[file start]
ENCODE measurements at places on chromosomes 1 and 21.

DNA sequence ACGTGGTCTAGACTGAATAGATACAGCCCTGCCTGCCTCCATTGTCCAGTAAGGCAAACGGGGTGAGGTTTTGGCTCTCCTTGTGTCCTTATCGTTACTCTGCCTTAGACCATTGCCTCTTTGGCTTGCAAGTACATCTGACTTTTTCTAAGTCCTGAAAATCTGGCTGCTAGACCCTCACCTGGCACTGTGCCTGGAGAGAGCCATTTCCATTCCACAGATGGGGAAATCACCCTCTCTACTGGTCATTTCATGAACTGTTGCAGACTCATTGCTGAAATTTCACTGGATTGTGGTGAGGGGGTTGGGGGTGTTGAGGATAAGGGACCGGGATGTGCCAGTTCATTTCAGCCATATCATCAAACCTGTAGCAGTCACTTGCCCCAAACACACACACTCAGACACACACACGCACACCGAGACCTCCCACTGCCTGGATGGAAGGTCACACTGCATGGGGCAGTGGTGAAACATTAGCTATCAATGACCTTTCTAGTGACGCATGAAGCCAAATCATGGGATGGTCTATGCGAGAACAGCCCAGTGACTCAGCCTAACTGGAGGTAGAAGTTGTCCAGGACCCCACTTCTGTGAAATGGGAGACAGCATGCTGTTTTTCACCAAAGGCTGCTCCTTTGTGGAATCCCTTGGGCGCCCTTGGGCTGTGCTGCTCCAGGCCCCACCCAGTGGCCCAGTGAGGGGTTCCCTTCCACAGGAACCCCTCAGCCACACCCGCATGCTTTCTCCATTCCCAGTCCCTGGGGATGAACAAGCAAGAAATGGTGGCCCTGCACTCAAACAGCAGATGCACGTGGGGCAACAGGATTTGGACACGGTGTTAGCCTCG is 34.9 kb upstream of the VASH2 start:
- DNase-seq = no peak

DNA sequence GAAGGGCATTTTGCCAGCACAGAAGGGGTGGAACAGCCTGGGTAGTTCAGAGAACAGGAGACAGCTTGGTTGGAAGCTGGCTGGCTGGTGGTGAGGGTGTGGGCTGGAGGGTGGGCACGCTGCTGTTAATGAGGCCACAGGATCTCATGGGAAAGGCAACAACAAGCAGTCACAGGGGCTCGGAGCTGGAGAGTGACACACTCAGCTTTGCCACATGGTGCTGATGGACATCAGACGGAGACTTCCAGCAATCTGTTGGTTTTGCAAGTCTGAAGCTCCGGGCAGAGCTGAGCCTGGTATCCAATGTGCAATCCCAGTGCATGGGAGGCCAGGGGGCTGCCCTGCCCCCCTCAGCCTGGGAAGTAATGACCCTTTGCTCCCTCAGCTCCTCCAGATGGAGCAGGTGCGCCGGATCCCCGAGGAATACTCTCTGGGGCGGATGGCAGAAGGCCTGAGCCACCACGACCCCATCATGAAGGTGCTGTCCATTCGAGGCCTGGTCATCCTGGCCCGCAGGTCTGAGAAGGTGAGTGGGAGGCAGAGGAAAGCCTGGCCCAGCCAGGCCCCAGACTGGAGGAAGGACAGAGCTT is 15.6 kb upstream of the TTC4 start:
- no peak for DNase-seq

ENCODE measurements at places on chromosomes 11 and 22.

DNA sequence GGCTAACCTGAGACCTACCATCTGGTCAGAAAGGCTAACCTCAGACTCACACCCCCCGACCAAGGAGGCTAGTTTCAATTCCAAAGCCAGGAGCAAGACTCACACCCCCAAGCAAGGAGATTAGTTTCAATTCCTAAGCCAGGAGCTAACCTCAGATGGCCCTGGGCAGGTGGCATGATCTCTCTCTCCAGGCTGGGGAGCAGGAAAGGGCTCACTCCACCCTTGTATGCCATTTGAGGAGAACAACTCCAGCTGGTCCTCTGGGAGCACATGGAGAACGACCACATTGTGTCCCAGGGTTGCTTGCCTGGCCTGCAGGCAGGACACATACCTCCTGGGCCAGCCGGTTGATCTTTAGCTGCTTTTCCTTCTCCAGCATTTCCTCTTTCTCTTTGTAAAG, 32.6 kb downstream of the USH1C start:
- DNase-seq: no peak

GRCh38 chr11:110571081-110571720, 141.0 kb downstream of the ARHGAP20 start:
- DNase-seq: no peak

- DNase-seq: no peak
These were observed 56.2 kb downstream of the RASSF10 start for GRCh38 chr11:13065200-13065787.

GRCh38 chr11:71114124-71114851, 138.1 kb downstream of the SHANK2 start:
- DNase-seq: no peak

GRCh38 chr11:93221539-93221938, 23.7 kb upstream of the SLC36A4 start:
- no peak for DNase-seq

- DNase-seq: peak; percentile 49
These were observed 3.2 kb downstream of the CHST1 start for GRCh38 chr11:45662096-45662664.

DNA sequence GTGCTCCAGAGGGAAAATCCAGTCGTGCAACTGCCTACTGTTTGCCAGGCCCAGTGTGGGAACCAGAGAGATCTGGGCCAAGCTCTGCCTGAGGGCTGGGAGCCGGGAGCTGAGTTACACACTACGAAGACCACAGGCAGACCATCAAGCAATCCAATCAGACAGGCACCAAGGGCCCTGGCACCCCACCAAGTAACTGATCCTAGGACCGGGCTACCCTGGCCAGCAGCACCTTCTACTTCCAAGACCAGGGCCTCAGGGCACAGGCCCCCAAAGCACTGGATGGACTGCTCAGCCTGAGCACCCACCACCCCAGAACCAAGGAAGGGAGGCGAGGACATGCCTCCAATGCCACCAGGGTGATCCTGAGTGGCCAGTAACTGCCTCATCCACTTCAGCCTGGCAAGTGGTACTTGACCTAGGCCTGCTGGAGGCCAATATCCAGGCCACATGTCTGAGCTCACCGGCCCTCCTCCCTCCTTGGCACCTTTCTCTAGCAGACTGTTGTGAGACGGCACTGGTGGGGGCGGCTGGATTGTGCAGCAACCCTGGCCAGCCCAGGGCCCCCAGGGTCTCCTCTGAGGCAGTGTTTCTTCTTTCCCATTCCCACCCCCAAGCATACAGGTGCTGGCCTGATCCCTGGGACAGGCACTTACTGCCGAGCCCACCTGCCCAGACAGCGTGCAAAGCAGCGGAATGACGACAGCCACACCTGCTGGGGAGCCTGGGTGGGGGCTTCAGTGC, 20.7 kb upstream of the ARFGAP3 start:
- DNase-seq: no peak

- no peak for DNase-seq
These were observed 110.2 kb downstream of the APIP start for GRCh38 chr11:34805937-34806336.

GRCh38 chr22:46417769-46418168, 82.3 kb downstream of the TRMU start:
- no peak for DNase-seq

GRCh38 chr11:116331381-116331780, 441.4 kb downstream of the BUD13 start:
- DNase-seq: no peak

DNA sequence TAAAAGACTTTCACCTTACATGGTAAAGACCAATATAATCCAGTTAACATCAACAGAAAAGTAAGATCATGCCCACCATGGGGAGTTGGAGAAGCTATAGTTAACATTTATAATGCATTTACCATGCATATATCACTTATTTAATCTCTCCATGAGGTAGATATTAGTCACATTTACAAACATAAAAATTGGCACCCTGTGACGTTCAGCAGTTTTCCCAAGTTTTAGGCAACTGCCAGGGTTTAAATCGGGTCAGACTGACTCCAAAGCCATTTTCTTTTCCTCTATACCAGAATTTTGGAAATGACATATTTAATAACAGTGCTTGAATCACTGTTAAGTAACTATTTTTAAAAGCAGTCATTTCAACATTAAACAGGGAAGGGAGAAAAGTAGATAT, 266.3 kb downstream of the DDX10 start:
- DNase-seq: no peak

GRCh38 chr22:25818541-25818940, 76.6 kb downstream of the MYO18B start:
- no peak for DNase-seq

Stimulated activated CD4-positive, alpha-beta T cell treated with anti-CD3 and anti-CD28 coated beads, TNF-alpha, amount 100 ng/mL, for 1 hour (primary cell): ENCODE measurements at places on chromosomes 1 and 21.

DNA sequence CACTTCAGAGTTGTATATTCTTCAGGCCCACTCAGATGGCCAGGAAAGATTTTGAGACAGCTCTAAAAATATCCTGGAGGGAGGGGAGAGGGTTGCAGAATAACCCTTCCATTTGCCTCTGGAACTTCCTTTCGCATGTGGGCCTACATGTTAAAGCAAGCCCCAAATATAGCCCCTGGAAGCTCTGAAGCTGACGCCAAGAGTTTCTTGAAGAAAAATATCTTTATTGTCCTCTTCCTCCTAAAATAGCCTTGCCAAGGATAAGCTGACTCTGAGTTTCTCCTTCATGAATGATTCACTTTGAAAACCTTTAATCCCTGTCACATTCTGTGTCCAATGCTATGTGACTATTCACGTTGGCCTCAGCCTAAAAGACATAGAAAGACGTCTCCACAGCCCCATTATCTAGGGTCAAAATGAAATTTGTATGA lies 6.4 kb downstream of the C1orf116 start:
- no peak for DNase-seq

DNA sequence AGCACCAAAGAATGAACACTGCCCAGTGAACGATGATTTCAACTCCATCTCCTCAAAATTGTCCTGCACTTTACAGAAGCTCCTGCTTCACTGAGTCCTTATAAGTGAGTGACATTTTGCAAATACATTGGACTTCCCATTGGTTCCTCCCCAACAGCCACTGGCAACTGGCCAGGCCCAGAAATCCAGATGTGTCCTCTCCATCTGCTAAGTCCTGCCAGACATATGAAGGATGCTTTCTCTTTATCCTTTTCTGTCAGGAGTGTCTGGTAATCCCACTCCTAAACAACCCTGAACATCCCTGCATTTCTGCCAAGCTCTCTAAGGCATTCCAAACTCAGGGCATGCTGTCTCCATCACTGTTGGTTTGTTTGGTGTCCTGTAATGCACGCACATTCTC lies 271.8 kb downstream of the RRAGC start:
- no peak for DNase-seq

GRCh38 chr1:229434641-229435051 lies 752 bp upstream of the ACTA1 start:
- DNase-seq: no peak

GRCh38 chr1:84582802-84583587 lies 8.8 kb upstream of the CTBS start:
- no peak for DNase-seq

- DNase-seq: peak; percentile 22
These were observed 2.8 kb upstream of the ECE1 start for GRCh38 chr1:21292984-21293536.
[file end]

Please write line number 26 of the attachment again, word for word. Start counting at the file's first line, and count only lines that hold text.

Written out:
- DNase-seq: no peak